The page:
These articles are very interesting and cut to the heart of the problems with personal health records:
- Clearly defined ownership.
- Physician liability fears.
- Physician fear of "just one more thing."
- Patient engagement, empowerment and involvement at a deeper level.
- Lack of a definition of PHR.
So here is the rub. Give patients a way to electronically maintain the "crumpled list" that emerges from the pocket books of the patients outside of your EMR. Don't ask them to update their history and expect them to update everything from birthhistory doesn't changeor does it? Patients need a way to document their surgeries, immunizations (flu vaccine received at the grocery store, for example), and their family history in a way that is meaningful to them and in a place that they can refer back to it as needed.
PeaceHealth is working on a portal, which includes a PHR, to provide patients with a tool of their own. Data are pulled from the EMR and presented to the patient so they can see what medications we think they are taking (and dosage and frequency) and then allow them to contact us with updated information that we then change in the EMRa very different concept from an insurance company giving patients a PHR that the insurance company then uses for data. Expectation management is keyfor the physicians and the patients. We want patients to be engaged in their own personal health maintenance plan, and we want to provide them a tool that works for them, helps them not only maintain their health history in a printer-friendly format, but helps them document and achieve goals. I have a lot to say about this, having done a great deal of research and work over the past seven years on the concept of portals and PHRs. Just needed to commentyou asked!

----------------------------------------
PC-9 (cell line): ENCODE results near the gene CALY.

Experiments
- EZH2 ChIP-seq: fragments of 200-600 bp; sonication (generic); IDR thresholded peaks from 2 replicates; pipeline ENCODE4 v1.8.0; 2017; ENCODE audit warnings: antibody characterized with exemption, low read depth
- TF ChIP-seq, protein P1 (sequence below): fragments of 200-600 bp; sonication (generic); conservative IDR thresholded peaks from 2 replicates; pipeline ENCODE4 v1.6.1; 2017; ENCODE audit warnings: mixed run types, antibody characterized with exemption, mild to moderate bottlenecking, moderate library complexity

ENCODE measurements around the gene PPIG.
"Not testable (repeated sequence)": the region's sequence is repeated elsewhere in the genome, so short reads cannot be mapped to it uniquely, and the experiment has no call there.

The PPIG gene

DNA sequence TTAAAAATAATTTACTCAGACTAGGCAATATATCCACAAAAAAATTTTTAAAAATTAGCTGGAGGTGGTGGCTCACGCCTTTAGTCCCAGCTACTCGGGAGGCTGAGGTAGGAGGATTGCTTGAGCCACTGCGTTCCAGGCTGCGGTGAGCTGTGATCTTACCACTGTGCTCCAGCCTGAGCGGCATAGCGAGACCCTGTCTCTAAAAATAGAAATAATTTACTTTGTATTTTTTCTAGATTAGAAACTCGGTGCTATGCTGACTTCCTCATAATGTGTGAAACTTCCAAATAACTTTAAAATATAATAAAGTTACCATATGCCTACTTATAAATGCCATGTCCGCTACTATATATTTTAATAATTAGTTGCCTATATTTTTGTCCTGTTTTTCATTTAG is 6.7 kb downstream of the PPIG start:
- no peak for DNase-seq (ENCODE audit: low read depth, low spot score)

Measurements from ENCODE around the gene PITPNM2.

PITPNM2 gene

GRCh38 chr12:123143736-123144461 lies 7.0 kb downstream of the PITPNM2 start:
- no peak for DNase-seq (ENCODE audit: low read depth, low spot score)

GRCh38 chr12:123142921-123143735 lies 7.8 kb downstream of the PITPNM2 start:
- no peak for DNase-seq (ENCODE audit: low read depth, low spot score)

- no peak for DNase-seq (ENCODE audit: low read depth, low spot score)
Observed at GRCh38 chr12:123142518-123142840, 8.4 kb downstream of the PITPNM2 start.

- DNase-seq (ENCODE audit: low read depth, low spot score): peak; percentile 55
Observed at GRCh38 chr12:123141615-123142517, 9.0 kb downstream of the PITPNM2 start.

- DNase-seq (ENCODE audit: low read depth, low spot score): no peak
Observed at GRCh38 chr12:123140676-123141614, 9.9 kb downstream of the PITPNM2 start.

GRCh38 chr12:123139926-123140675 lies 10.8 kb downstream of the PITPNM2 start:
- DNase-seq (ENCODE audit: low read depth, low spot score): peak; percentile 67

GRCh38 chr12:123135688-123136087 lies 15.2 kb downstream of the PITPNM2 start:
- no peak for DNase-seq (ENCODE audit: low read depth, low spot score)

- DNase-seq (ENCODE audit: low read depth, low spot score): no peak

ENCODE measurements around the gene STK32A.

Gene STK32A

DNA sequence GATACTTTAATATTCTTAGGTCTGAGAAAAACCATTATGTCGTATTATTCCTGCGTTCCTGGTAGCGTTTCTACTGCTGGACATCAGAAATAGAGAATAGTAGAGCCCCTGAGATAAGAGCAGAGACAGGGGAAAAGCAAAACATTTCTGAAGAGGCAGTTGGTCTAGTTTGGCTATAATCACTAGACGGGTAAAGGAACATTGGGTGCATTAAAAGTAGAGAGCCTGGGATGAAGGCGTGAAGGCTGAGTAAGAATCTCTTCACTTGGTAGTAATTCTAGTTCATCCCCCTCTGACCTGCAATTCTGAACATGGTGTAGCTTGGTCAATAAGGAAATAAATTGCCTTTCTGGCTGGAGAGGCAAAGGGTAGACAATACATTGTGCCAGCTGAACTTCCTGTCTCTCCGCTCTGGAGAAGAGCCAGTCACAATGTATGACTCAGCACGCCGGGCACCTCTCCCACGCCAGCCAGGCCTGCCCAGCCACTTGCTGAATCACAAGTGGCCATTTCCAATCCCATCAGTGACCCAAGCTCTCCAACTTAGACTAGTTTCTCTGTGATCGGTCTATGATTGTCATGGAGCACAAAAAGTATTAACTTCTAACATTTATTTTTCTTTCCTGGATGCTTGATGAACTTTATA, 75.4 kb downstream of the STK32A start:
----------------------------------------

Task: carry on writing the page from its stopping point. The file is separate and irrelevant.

Linda CenterPatient portal project managerPeaceHealthEugene, Ore. To submit a letter to YOUR VIEWS, click here. Please include your name, title and hometown.